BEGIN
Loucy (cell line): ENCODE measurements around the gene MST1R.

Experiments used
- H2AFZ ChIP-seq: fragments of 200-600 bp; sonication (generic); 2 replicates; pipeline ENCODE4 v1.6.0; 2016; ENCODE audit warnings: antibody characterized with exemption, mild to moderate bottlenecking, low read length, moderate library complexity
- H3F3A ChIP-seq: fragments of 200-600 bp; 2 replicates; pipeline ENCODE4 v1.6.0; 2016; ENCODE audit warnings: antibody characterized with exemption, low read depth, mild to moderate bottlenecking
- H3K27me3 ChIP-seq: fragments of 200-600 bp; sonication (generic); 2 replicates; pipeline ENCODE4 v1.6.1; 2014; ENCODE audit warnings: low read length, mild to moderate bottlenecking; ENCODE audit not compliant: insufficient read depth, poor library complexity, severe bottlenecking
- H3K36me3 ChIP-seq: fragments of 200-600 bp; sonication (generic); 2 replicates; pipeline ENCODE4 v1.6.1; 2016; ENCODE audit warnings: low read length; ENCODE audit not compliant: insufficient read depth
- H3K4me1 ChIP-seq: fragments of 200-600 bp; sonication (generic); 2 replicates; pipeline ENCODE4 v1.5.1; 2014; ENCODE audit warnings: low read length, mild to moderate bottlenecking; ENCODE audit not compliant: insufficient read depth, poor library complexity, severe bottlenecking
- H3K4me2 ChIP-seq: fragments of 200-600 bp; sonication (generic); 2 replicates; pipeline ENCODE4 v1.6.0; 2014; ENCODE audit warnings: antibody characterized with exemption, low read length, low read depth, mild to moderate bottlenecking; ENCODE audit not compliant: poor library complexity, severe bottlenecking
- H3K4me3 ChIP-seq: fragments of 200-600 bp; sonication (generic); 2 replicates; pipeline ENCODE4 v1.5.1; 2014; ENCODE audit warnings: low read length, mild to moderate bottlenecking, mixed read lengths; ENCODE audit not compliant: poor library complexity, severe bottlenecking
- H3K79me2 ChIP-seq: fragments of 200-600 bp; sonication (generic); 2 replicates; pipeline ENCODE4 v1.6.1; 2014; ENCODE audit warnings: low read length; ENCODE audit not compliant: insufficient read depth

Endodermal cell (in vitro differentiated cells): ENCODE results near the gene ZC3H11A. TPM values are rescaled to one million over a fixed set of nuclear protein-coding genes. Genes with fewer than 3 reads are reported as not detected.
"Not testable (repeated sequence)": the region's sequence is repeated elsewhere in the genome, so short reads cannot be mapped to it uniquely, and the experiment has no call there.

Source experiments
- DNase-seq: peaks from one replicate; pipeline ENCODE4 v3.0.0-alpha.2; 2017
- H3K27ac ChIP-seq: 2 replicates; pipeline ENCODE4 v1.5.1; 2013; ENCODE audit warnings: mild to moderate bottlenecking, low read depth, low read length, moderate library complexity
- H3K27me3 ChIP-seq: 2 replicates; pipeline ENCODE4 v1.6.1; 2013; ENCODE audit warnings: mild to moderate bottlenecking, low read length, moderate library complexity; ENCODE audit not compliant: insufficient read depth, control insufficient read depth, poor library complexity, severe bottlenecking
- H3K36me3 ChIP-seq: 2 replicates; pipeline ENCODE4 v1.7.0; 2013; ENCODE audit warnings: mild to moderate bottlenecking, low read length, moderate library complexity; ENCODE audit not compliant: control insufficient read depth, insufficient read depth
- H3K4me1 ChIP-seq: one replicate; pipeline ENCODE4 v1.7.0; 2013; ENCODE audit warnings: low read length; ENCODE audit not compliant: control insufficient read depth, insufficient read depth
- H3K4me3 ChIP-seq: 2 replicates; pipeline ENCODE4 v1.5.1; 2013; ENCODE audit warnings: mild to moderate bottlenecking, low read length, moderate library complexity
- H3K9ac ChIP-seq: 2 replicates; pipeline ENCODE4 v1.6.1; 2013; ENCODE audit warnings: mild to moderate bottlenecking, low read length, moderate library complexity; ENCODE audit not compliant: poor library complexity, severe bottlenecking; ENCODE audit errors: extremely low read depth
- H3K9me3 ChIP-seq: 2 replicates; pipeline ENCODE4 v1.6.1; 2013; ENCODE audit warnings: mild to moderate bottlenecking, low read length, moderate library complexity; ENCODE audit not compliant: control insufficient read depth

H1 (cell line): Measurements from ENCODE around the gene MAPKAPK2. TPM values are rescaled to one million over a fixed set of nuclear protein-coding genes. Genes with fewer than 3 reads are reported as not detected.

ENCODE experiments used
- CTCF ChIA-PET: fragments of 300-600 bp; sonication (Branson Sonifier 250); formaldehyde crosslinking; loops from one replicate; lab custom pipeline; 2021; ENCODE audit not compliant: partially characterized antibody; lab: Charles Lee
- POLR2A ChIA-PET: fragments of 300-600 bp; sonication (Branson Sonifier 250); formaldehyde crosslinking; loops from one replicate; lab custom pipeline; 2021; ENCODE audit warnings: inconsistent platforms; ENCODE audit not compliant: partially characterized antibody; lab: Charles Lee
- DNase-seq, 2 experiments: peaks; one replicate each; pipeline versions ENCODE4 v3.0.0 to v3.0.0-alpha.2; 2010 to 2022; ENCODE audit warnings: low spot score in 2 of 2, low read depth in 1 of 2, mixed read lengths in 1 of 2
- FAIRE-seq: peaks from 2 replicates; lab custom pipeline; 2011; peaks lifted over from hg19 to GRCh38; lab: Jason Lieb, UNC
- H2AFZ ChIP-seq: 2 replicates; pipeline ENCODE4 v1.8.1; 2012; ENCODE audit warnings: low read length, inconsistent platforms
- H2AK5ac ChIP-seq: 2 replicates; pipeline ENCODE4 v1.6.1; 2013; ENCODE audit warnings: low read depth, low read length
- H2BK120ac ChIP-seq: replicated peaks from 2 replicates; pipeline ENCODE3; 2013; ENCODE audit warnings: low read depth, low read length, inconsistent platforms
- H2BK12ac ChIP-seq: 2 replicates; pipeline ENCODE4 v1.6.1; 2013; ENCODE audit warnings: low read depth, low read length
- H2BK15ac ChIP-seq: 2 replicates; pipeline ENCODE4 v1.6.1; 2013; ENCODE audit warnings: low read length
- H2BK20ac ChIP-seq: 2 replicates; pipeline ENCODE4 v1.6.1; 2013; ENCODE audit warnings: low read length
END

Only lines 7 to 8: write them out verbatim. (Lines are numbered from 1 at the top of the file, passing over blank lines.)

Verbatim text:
- H3K4me1 ChIP-seq: fragments of 200-600 bp; sonication (generic); 2 replicates; pipeline ENCODE4 v1.5.1; 2014; ENCODE audit warnings: low read length, mild to moderate bottlenecking; ENCODE audit not compliant: insufficient read depth, poor library complexity, severe bottlenecking
- H3K4me2 ChIP-seq: fragments of 200-600 bp; sonication (generic); 2 replicates; pipeline ENCODE4 v1.6.0; 2014; ENCODE audit warnings: antibody characterized with exemption, low read length, low read depth, mild to moderate bottlenecking; ENCODE audit not compliant: poor library complexity, severe bottlenecking